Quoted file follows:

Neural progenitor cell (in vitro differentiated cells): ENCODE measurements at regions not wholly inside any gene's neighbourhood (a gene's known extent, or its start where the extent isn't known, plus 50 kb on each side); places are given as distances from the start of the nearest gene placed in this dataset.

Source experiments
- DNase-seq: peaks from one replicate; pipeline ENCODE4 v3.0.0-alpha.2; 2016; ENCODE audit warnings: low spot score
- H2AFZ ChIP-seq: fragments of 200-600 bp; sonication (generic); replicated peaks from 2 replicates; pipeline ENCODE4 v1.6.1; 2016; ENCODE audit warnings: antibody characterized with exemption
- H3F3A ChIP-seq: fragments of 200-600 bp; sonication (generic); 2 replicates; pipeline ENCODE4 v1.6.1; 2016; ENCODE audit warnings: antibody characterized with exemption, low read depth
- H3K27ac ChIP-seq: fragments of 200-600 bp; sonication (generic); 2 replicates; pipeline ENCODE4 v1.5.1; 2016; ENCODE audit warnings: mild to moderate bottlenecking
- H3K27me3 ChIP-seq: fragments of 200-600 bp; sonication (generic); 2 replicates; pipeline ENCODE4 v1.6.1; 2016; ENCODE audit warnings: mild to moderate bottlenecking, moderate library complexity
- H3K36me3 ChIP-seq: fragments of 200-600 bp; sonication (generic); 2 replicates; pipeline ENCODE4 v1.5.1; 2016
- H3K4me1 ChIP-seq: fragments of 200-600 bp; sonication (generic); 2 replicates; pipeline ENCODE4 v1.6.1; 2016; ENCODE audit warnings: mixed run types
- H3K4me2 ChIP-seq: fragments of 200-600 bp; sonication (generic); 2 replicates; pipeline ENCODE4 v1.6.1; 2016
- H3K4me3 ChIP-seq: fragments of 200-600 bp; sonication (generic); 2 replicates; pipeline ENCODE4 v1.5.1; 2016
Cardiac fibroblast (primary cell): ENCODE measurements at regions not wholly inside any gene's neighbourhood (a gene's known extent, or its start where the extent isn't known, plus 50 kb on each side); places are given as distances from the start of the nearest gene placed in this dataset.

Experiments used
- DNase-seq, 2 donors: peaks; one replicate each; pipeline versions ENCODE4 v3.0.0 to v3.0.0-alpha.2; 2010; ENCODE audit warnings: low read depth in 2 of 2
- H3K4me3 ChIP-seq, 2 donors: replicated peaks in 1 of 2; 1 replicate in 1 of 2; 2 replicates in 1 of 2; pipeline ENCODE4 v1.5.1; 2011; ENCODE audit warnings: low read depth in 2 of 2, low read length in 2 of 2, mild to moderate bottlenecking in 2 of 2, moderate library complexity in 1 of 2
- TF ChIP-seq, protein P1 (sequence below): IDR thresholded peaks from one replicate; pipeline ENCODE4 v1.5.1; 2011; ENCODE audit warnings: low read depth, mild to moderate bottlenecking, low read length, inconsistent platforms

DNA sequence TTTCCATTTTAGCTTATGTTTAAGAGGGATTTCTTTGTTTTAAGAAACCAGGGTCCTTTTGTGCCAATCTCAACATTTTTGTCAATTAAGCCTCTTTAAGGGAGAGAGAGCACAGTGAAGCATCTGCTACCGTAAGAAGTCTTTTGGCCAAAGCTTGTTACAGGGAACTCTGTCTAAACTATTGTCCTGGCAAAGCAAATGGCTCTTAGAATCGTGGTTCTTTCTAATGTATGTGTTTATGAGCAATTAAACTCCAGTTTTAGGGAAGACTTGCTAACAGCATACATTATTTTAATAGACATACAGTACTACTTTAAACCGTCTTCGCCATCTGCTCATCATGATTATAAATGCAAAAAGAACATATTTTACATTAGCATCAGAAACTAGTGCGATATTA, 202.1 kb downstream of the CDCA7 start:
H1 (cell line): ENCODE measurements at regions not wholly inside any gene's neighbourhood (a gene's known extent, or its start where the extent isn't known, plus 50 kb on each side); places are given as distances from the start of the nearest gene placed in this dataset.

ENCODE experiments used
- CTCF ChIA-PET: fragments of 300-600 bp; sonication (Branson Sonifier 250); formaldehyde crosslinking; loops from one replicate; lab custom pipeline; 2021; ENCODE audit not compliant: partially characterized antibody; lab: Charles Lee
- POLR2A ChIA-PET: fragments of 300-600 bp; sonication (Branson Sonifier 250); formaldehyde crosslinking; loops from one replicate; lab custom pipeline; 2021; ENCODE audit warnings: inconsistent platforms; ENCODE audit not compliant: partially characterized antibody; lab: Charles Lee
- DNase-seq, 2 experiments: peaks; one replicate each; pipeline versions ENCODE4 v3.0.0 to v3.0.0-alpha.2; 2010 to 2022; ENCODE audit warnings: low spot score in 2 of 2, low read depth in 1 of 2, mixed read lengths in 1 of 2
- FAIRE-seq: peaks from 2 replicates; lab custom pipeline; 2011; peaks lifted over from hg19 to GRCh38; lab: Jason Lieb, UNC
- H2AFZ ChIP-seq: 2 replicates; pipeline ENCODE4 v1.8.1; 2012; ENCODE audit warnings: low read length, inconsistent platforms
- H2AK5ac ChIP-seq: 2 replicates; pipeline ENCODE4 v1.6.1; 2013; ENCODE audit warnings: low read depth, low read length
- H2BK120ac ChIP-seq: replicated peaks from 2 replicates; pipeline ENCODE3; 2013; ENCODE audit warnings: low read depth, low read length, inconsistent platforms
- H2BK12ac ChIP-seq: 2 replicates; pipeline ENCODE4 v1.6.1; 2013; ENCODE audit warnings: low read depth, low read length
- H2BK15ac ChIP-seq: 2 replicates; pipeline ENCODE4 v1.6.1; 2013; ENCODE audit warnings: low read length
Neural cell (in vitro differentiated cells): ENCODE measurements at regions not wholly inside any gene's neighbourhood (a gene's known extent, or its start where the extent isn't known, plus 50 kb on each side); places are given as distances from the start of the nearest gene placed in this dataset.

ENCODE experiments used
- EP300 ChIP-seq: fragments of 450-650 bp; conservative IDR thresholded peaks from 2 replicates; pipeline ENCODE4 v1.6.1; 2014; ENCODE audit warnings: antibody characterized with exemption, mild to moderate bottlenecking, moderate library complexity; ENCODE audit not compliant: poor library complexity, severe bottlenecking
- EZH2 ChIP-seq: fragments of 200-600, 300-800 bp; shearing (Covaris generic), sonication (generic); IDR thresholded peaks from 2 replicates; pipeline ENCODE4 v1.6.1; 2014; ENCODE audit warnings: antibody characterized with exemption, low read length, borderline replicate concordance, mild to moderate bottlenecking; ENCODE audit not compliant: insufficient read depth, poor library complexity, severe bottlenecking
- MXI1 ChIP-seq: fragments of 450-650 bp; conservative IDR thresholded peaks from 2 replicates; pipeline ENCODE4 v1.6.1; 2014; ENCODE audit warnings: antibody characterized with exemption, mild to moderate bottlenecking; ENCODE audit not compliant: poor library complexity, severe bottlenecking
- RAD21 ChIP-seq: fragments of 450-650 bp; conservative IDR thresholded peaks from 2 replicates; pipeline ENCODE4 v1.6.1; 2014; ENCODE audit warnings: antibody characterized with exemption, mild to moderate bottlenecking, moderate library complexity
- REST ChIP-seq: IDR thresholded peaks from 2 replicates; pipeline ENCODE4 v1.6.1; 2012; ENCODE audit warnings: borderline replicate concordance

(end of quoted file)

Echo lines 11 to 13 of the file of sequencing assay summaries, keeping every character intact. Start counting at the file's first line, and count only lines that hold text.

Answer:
- H3K4me3 ChIP-seq: fragments of 200-600 bp; sonication (generic); 2 replicates; pipeline ENCODE4 v1.5.1; 2016
Cardiac fibroblast (primary cell): ENCODE measurements at regions not wholly inside any gene's neighbourhood (a gene's known extent, or its start where the extent isn't known, plus 50 kb on each side); places are given as distances from the start of the nearest gene placed in this dataset.

Experiments used